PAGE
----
Create c++ dll in visual studio 2005

Posted on 2007-08-02
Last Modified: 2009-05-03
I need directions for creating a dynamic library in visual studio 2005, instead of a static library. The library should not necessary be conforming to the "COM" sta ndard the only demand is that I can use it in other c++ projects.

The dll should be compiled from some h- and cpp files. Then I expect a .lib file and a .dll file as output.

I have the following understanding of the issue.

To use the dll in another project, you references the h files and link against the .lib file, which basically just tells that we should fetch the dll at runtime and lookup the symbols in this file, but how to do this.

Some steps or examples will be appreciated. I have found

but it does not really help me

Thanks, Niels
Question by:nielsboldt
    LVL 86

    Accepted Solution

    See the articles under - especially ("Super Easy DLL") and ("Making DLLs easy to build and use") which are both compact and will give you a jump start on this issue.
    LVL 30

    Assisted Solution

    Hi nielsboldt,

    if I understand you right you want to make a DLL which is implicitely linked, so you don't want to load/call the DLL at runtime using LoadLibrary/GetProcAddress.

    To do so first step is to create a new Win32 project of type DLL - depending on your needs you can use MFC and/or ATL there. You need to take care that you use the same C-Runtime libraries (static or dynamically linked, single ot multithreaded) as in the calling application.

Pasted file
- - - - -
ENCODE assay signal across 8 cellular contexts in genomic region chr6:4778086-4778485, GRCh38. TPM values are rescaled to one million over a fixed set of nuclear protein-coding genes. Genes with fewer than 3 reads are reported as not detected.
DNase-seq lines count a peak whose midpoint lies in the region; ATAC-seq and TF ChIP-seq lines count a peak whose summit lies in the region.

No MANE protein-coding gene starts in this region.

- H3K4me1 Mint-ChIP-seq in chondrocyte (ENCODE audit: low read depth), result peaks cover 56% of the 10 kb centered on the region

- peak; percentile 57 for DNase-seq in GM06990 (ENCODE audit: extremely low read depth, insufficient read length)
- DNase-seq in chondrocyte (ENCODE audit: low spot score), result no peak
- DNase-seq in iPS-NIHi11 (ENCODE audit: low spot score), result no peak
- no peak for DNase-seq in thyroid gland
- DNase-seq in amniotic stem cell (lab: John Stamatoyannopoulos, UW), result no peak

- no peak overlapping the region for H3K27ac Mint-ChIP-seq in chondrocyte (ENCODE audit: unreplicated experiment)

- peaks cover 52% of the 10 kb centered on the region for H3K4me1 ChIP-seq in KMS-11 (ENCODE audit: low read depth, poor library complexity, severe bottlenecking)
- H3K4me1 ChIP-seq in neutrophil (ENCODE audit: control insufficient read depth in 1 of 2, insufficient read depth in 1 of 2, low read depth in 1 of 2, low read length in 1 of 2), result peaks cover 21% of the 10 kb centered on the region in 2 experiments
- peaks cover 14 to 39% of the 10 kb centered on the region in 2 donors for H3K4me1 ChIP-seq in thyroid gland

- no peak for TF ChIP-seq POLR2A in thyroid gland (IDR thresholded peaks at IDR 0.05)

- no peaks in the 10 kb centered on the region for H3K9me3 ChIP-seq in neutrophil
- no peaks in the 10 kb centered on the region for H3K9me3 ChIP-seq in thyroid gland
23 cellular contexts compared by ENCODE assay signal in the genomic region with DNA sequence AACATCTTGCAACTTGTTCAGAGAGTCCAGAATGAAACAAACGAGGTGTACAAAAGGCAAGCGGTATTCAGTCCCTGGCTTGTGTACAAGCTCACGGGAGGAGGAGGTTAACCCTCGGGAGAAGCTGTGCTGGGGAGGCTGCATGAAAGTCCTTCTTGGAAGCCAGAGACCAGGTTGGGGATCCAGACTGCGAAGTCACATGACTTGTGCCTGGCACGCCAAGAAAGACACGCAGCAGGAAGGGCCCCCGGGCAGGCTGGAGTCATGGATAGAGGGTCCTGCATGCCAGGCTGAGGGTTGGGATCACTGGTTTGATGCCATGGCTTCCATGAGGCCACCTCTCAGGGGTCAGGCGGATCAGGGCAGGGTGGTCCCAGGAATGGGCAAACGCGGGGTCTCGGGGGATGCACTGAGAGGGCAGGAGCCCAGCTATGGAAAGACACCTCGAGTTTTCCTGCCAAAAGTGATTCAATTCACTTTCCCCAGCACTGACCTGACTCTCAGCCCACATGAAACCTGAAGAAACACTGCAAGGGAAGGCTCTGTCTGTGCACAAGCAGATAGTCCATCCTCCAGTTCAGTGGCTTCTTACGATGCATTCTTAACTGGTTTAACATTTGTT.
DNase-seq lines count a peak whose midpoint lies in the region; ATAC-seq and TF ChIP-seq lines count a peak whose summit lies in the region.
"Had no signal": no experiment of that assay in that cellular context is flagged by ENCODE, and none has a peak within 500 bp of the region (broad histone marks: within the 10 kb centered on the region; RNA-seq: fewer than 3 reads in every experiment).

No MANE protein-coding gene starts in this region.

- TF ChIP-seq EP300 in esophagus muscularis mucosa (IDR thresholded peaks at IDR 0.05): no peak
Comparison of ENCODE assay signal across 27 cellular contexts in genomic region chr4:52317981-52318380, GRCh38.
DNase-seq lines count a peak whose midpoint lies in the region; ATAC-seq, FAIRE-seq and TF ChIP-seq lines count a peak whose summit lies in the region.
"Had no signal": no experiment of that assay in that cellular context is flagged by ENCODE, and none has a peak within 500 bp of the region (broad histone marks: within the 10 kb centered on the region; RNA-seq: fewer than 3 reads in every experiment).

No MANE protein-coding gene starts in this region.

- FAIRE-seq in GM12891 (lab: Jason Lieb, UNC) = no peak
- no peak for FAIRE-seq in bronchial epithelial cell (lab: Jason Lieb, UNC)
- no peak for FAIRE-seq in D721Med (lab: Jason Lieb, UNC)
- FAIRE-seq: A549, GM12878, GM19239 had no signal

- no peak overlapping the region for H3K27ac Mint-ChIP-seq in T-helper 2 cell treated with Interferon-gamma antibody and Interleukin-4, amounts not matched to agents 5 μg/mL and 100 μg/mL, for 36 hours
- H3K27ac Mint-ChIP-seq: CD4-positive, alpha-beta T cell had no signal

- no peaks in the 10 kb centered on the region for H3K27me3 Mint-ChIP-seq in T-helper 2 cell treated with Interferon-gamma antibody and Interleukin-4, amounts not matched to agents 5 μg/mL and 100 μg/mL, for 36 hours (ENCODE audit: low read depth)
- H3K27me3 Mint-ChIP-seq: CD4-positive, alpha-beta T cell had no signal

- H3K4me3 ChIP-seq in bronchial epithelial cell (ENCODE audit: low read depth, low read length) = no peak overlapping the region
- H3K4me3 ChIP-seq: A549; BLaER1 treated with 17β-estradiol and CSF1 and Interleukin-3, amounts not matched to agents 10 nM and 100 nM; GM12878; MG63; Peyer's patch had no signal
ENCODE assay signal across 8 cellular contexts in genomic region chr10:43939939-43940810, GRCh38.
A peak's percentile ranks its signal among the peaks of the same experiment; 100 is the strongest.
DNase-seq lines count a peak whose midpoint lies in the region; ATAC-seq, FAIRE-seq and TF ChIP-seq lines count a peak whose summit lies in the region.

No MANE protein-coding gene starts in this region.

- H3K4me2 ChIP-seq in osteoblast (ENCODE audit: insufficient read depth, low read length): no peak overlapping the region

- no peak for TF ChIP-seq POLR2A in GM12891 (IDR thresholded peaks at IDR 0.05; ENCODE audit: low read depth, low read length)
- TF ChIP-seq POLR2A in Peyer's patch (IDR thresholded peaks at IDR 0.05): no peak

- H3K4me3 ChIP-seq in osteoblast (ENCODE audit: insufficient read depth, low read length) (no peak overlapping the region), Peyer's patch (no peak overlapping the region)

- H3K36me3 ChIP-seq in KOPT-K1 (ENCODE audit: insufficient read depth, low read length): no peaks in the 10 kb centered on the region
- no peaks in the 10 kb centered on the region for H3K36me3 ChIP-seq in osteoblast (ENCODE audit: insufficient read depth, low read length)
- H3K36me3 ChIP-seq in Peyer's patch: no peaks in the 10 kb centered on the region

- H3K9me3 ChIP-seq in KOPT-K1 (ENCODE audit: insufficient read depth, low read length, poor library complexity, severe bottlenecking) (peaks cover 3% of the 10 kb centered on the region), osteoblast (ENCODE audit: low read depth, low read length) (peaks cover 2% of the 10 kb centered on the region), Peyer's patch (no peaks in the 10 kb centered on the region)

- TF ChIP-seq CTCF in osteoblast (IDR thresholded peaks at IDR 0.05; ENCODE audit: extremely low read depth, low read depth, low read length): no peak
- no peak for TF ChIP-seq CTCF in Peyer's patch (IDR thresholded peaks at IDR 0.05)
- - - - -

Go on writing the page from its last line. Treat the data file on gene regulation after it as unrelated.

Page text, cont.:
Next you need to export the functions/classes you want to use in the calling application. Therefor you can declare a macro in your header files somehow like this:

     #ifdef MY_APP_EXPORT
       #define MY_APP_API __declspec(dllexport)
       #define MY_APP_API __declspec(dllimport)

    The MY_APP_EXPORT should be declared in the comile-settings 'Preprocessor->Preprocessor Definitions'

    Then you can declare any function or class you want to export in header files like this:

    void MY_APP_API foo();

    class MY_APP_API MyClass

    This way you can use the same header both in the DLL and the calling application - in the DLL the macro expands to __declspec(dllexport) which exports the declared functions/classes, in the calling application the macro expands to __declspec(dllimport) which declares the functions/classes in a way the compiler will generate import code.

    Then you only have to link the .LIB which is built with the DLL to the application in order to use the exported functions/classes in the application.

    I hope that helps,

    LVL 86

    Expert Comment

    Also of interest: ("A Short Tutorial on Writing a WIN32 DLL") ("A Tutorial on creating DLLs with VC++") ("Creating And Using DLLs")
    LVL 1

    Expert Comment

    Forced accept.

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